All eight USB Playback and six USB Record channels are active when the ADI-2 Pro is set to multichannel USB mode. In this case, sample rates top out at 192 kHz. In stereo USB mode, only USB channels 1/2 are active but sample rate is up to the headline 768 kHz.

There’s a healthy complement of onboard digital processing, some of which is indicated on the block diagram: clock sync/regeneration, sample rate conversion, parametric EQ, bass/treble control, cross-feed, loudness compensation, and more.

I/O

Analog

Analog input is balanced, via combo XLR/TRS jacks. These have a switchable reference level of 4, 13, 19, or 24 dBu, or about 1.2, 3.5, 6.9, or 12.3 Volts RMS. This is a hardware selection – you can hear the relays click when you switch levels.

The Main Out is provided on XLR (balanced) and TS (unbalanced) jacks. These also have a switchable reference level of 4, 13, 19, or 24 dBu, although the TS outputs are limited to 19 dBu.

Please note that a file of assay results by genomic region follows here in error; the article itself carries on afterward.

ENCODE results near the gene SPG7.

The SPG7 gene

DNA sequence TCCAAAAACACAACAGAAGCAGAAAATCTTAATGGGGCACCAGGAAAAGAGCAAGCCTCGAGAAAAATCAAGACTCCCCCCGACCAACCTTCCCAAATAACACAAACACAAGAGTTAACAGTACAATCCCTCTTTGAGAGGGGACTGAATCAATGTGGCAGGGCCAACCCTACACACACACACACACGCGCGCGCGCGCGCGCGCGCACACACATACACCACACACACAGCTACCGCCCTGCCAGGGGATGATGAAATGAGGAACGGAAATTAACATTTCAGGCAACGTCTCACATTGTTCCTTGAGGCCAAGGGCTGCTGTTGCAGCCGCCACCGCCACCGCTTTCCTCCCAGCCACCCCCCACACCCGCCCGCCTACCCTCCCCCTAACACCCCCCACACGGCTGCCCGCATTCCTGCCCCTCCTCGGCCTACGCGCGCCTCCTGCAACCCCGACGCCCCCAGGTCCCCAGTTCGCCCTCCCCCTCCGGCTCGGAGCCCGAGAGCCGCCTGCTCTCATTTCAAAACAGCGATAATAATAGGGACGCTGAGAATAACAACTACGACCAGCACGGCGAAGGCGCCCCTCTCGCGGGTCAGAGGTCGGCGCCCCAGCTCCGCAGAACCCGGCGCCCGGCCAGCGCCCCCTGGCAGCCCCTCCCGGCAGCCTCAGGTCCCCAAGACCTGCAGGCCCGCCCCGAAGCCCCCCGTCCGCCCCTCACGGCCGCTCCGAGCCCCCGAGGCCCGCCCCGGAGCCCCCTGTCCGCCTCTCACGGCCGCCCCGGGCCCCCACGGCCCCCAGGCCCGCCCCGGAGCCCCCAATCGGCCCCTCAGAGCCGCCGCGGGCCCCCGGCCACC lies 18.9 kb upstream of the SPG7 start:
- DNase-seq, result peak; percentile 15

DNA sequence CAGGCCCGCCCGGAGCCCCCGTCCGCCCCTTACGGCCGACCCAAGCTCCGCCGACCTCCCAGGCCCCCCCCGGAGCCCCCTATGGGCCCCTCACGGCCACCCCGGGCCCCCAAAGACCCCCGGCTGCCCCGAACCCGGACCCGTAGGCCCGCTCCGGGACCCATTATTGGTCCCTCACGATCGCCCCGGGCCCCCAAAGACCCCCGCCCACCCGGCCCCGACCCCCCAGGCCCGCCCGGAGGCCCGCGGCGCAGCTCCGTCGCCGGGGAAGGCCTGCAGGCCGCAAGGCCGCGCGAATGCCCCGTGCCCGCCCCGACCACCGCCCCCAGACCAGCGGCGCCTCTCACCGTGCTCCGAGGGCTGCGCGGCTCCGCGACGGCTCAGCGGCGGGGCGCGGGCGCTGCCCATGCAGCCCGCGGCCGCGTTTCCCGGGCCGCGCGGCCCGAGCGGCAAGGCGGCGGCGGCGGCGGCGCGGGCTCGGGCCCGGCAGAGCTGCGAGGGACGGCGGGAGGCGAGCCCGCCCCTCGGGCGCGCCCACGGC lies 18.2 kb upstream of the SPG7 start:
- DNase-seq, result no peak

Using the ADI-2 Pro with RCA cables is a simple matter of plugging in RCA-TS adapters – any music supply store will have these:

Digital

Two optical connectors that support S/PDIF and ADAT input and output are located on the rear panel. AES/EBU and coax S/PDIF connectors are attached via a DB-9 breakout cable:

All digital I/O operates at sample rates up to 192 kHz. Usually, all three digital outputs carry the same signal.

Headphones

Each of the two headphone outputs on the front panel has its own “Extreme Power” headphone amplifier. These have switchable analog reference level settings of 7 and 22 dBu (1.7 and 9.8 Volts RMS). Output current is limited to 260 mA at lower headphone impedances, so power delivery maxes out at about 1.5 Watts per channel at 32 ohms for a normal unbalanced connection and 3 Watts per channel at 64 ohms in balanced headphone drive mode.

Signal routing and modes

The ADI-2 Pro runs completely standalone – that is, it is configured and controlled entirely from the front panel. This is in contrast to many of RME’s other interfaces that are configured with a program called TotalMix, which is used to mix and route inputs to outputs in arbitrary ways.